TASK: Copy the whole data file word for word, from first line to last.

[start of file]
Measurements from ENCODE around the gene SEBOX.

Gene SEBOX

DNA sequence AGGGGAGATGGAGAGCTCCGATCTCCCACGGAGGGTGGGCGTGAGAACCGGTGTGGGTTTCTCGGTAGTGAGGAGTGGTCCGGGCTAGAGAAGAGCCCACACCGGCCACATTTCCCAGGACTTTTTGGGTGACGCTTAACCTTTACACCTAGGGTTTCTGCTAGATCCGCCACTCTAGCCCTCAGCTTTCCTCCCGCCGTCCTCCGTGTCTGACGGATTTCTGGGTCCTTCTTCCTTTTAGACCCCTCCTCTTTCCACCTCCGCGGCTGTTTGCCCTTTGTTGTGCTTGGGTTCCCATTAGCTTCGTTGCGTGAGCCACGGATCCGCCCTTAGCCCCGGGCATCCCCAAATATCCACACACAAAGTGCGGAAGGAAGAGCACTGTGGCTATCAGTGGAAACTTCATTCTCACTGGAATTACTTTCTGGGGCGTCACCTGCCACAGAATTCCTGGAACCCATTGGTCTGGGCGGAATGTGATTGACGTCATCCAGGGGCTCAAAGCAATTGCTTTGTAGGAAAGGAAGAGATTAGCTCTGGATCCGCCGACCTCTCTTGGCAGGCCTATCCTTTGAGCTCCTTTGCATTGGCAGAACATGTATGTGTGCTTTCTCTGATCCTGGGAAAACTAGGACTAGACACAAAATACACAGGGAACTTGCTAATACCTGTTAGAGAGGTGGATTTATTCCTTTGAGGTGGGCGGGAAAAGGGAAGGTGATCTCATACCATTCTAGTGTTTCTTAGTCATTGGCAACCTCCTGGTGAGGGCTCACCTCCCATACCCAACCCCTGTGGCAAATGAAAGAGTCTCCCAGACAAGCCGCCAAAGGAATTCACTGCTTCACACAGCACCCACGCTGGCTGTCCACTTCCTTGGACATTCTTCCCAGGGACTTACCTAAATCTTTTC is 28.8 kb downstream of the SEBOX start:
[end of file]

Measurements from ENCODE around the gene SEBOX.

Gene SEBOX

DNA sequence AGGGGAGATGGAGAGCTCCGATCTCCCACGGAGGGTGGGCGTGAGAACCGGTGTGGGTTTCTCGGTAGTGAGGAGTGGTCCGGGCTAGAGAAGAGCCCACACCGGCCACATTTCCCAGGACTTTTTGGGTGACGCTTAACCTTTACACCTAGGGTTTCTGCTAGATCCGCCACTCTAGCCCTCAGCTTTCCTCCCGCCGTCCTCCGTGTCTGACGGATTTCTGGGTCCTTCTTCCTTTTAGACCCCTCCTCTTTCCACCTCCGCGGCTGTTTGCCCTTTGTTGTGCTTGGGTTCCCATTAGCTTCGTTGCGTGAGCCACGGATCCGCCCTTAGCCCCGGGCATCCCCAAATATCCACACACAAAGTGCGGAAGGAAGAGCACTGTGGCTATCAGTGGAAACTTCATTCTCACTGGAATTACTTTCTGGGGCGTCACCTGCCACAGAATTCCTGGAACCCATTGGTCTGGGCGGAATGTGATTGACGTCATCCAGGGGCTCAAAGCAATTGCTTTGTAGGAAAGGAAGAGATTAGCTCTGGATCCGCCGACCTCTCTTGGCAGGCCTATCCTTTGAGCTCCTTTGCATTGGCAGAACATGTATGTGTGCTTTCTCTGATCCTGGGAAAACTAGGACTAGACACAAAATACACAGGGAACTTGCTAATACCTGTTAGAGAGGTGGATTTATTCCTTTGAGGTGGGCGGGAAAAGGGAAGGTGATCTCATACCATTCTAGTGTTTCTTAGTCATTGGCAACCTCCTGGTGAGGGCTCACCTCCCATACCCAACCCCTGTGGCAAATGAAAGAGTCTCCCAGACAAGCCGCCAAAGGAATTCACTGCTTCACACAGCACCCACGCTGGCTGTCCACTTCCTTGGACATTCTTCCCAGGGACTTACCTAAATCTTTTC is 28.8 kb downstream of the SEBOX start: